Recently, a proposed deal in which a Best Western Plus Hotel and an Ace Hardware store would be built on property purchased from the city came close to collapse. City Officials were excited about the prospect of a new hotel, but were concerned about the offer price and the buyer’s insistence that an expensive relocation of power lines be done at city expense.
Though it seemed that the buyers were getting an unusually good deal, council voted 5 to 2 to proceed with plans to sell the property to the hotel/hardware store team.
Not long before the hotel plan was first announced, Emagine Entertainment announced their intentions to build an Emagine Theater in the Old Country Market building at 1335 E Michigan Ave. Now that deal could be in trouble.
Late last week, Michael Southern of Emagine Theaters requested that the city provide a special tax abatement for the project.
“This would be a tax incentive for the Emagine Theater, essentially saying that without it there’s a strong chance that it may not go through,” City Manager Todd Campbell said.
The request caught city officials by surprise. City Treasurer and Business Ambassador Micki Jo Bennett has spent the last few days trying to get up to speed on the legislation that allows the abatement. Mayor Brian Marl said he first heard about the request on Friday.
What the theater developer is requesting is to be able to obtain a Commercial Rehabilitation Exemption Certificate. To make this possible, the city first has to create a Commercial Rehabilitation District.
The certificate would freeze the taxable value of the building (but not the property) for a period up to ten years. But it’s complicated.
“Emagine would like us to try to work with them and get this through and submitted to the state tax commission by October 31 – nothing short of moving some mountains,” Bennett said.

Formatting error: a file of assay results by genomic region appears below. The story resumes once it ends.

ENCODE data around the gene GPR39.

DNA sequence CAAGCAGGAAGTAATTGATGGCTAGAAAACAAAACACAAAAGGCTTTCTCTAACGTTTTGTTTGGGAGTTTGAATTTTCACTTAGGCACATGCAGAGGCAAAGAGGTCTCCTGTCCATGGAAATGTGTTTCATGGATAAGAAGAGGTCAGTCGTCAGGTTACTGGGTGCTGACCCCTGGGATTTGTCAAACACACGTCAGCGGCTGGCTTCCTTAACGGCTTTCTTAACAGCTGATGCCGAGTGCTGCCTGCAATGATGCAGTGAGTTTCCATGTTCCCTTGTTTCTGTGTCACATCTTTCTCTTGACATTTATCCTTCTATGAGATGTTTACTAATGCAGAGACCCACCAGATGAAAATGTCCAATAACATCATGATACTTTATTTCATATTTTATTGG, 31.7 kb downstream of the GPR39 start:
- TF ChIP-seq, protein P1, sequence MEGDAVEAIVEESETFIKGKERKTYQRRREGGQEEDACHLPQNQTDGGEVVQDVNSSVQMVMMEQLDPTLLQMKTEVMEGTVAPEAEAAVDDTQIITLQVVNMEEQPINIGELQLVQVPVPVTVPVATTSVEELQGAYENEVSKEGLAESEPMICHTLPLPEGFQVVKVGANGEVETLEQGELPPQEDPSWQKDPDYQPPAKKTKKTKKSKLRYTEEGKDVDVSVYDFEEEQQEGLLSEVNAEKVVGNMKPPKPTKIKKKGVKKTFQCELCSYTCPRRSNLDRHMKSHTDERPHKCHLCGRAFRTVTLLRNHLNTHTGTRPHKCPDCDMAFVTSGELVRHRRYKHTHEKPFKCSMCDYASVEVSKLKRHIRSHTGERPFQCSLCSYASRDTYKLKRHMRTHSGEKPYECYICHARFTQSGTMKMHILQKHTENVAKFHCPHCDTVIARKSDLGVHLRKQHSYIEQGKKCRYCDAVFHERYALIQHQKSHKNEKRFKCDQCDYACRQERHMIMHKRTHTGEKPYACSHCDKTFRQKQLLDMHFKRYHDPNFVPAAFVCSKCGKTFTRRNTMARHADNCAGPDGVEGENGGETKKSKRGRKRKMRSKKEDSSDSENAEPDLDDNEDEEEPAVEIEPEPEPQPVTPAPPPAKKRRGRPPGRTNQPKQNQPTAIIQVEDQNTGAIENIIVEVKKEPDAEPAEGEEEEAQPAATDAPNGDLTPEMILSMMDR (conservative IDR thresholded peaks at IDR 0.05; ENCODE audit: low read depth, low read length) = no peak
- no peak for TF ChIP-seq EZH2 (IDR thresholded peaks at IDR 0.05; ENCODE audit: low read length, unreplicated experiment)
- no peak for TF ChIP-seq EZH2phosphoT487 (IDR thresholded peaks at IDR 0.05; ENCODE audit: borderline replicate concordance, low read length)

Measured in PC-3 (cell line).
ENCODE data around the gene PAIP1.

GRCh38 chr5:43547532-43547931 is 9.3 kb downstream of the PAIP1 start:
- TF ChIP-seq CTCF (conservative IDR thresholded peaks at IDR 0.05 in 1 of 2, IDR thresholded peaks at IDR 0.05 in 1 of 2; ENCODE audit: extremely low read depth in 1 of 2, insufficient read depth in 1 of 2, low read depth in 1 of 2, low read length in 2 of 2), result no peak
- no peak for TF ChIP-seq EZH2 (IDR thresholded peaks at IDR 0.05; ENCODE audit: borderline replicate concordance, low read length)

The rules for the abatement are found in the Commercial Rehabilitation Act of 2005. To establish a rehabilitation district, the city would need to hold a public hearing and then send a request to the county - a request that they have 28 days to approve or deny.
Although the land area of the property controlled by Emagine is 1.24 acres, the law requires such districts to be a minimum of three acres. The city would have to determine whether to make the entire 16 acres of Saline Commons Shopping Center a Commercial Rehabilitation District or to cut out just a portion for that purpose.
The value of the building, the price it would be held at, is $1,118,000, about 40 percent of the value of the whole property. Taxes could still rise on the amount not frozen.
Council member Dean Girbach was concerned about the tone of the letter, which suggested that not getting this arrangement could be a deal breaker.
“It seems a little bit overboard,” he said.
Girbach said that while riding the hay wagon around the building while attending Sunday’s Harvest Time festival at the farm museum next door, he noticed a lot of construction activity is already taking place.
In fact, work has been underway there for several weeks and the entire interior of the former grocery store has been gutted. A foreman from the building contractor, Tower Construction Company, indicated on Tuesday that he was unaware of any potential work stoppage orders.
Marl supported the proposal and wants to attempt to meet the developer’s expectations. There was no objection from the rest of council, but they were still trying to digest the whole idea.
“I think this is a good innovative approach and something I’m supportive of,” Marl said.
It remains to be seen whether it will even be possible for city leaders and staff to accommodate the request.